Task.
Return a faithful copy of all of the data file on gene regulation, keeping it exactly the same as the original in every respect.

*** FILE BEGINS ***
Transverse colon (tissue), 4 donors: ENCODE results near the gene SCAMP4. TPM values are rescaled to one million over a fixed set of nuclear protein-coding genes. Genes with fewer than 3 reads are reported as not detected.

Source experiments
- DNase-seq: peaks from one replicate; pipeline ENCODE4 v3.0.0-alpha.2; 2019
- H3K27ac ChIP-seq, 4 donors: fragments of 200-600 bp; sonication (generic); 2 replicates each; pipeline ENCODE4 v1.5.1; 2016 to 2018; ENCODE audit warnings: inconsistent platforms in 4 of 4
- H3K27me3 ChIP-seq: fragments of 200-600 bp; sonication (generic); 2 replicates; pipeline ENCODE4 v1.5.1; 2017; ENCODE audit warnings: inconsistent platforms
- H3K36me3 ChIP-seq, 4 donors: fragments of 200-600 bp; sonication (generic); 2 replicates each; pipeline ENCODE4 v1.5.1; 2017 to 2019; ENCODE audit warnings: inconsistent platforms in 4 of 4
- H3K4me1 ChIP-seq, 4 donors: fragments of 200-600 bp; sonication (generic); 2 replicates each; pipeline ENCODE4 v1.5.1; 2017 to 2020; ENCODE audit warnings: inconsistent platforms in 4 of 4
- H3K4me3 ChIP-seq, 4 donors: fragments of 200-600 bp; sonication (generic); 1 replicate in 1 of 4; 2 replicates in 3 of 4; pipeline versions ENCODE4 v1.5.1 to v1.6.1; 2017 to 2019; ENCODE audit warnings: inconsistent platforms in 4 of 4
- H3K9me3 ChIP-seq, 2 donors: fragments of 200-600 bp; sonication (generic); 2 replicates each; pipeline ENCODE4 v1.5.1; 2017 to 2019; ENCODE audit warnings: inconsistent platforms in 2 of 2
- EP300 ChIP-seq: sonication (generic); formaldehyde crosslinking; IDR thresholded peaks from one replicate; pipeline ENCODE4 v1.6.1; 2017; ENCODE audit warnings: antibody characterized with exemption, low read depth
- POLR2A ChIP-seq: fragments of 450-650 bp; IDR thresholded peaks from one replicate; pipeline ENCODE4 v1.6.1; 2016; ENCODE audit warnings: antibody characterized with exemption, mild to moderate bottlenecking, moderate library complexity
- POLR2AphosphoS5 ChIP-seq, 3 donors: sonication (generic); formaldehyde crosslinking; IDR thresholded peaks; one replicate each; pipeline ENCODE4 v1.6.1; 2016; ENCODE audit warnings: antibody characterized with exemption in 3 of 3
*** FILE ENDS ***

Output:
Transverse colon (tissue), 4 donors: ENCODE results near the gene SCAMP4. TPM values are rescaled to one million over a fixed set of nuclear protein-coding genes. Genes with fewer than 3 reads are reported as not detected.

Source experiments
- DNase-seq: peaks from one replicate; pipeline ENCODE4 v3.0.0-alpha.2; 2019
- H3K27ac ChIP-seq, 4 donors: fragments of 200-600 bp; sonication (generic); 2 replicates each; pipeline ENCODE4 v1.5.1; 2016 to 2018; ENCODE audit warnings: inconsistent platforms in 4 of 4
- H3K27me3 ChIP-seq: fragments of 200-600 bp; sonication (generic); 2 replicates; pipeline ENCODE4 v1.5.1; 2017; ENCODE audit warnings: inconsistent platforms
- H3K36me3 ChIP-seq, 4 donors: fragments of 200-600 bp; sonication (generic); 2 replicates each; pipeline ENCODE4 v1.5.1; 2017 to 2019; ENCODE audit warnings: inconsistent platforms in 4 of 4
- H3K4me1 ChIP-seq, 4 donors: fragments of 200-600 bp; sonication (generic); 2 replicates each; pipeline ENCODE4 v1.5.1; 2017 to 2020; ENCODE audit warnings: inconsistent platforms in 4 of 4
- H3K4me3 ChIP-seq, 4 donors: fragments of 200-600 bp; sonication (generic); 1 replicate in 1 of 4; 2 replicates in 3 of 4; pipeline versions ENCODE4 v1.5.1 to v1.6.1; 2017 to 2019; ENCODE audit warnings: inconsistent platforms in 4 of 4
- H3K9me3 ChIP-seq, 2 donors: fragments of 200-600 bp; sonication (generic); 2 replicates each; pipeline ENCODE4 v1.5.1; 2017 to 2019; ENCODE audit warnings: inconsistent platforms in 2 of 2
- EP300 ChIP-seq: sonication (generic); formaldehyde crosslinking; IDR thresholded peaks from one replicate; pipeline ENCODE4 v1.6.1; 2017; ENCODE audit warnings: antibody characterized with exemption, low read depth
- POLR2A ChIP-seq: fragments of 450-650 bp; IDR thresholded peaks from one replicate; pipeline ENCODE4 v1.6.1; 2016; ENCODE audit warnings: antibody characterized with exemption, mild to moderate bottlenecking, moderate library complexity
- POLR2AphosphoS5 ChIP-seq, 3 donors: sonication (generic); formaldehyde crosslinking; IDR thresholded peaks; one replicate each; pipeline ENCODE4 v1.6.1; 2016; ENCODE audit warnings: antibody characterized with exemption in 3 of 3